Marie Howe is the author of three volumes of poetry, The Kingdom of Ordinary Time (2008); The Good Thief (1998); and What the Living Do (1997), and is the co-editor of a book of essays, In the Company of My Solitude: American Writing from the AIDS Pandemic (1994). Stanley Kunitz selected Howe for a Lavan Younger Poets Prize from the American Academy of Poets. She has, in addition, been a fellow at the Bunting Institute at Radcliffe College and a recipient of NEA and Guggenheim fellowships. Her poems have appeared in the New Yorker, the Atlantic, Poetry, Agni, Ploughshares, Harvard Review, and the Partisan Review, among others. Currently, Howe teaches creative writing at Sarah Lawrence College, Columbia, and New York University. She is the 2012-2014 Poet Laureate of New York State.
Howe was born in 1950 and received her MFA from Columbia University in 1983.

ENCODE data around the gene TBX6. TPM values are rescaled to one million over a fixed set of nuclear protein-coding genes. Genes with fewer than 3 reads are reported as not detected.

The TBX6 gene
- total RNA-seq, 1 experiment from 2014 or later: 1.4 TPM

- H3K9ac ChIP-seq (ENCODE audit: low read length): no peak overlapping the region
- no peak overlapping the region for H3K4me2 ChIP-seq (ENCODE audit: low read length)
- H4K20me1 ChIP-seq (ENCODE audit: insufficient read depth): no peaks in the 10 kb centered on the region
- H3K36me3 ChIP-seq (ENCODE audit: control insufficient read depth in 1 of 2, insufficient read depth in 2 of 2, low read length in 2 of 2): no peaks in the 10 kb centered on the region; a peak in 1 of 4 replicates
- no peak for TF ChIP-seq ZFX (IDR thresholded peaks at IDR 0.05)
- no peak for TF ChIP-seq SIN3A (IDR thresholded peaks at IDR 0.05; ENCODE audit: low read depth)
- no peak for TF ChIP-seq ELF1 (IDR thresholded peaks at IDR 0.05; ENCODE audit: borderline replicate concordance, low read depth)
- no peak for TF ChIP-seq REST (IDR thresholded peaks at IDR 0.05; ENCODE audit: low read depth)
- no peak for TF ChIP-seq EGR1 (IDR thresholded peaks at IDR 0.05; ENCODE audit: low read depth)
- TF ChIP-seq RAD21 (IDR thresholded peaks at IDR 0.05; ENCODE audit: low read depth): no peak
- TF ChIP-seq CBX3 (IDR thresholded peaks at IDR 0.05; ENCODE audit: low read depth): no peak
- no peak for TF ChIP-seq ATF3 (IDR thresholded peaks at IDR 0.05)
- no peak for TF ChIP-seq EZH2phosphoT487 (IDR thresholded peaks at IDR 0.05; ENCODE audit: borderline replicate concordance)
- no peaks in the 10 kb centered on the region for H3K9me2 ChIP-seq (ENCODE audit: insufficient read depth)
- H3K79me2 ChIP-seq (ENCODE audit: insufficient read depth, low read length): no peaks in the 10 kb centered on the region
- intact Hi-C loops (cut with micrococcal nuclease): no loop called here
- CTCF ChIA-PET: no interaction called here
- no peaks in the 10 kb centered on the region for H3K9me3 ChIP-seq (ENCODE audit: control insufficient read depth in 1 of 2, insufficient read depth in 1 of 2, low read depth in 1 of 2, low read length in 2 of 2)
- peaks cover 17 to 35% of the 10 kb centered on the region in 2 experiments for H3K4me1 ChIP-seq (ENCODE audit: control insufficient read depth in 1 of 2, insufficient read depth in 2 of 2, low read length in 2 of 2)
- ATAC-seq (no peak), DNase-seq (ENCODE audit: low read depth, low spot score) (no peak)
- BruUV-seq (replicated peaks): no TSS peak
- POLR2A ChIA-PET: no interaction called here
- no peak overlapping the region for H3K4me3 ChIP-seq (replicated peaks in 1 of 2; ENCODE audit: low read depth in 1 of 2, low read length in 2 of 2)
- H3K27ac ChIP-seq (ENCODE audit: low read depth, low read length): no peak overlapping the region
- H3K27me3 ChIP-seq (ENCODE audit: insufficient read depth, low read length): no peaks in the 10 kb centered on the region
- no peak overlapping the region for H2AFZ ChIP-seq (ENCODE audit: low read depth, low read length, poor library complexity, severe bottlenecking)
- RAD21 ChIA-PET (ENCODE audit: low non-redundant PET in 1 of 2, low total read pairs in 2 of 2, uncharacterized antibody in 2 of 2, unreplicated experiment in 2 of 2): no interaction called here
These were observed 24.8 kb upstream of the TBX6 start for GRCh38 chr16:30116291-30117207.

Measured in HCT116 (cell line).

About her work, the poet Stanley Kunitz has said, “Marie Howe’s poetry is luminous, intense, and eloquent, rooted in an abundant inner life.”
Even If I Don’t See it Again
Even if I don’t see it again.—nor ever feel it
I know it is—and that if once it hailed me
it ever does—
and so it is myself I want to turn in that direction
not as towards a place, but it was a tilting
as one turns a mirror to flash the light to where
it isn’t.—I was blinded like that—and swam
in what shone at me
only able to endure it by being no one and so
specifically myself I thought I’d die
from being loved like that.